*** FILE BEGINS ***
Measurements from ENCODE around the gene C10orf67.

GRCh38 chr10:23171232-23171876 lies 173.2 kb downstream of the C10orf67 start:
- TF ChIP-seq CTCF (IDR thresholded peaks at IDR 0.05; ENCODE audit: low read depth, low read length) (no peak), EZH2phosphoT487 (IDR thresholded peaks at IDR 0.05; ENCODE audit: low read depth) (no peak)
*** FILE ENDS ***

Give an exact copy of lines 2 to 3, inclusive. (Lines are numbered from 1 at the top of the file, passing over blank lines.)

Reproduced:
GRCh38 chr10:23171232-23171876 lies 173.2 kb downstream of the C10orf67 start:
- TF ChIP-seq CTCF (IDR thresholded peaks at IDR 0.05; ENCODE audit: low read depth, low read length) (no peak), EZH2phosphoT487 (IDR thresholded peaks at IDR 0.05; ENCODE audit: low read depth) (no peak)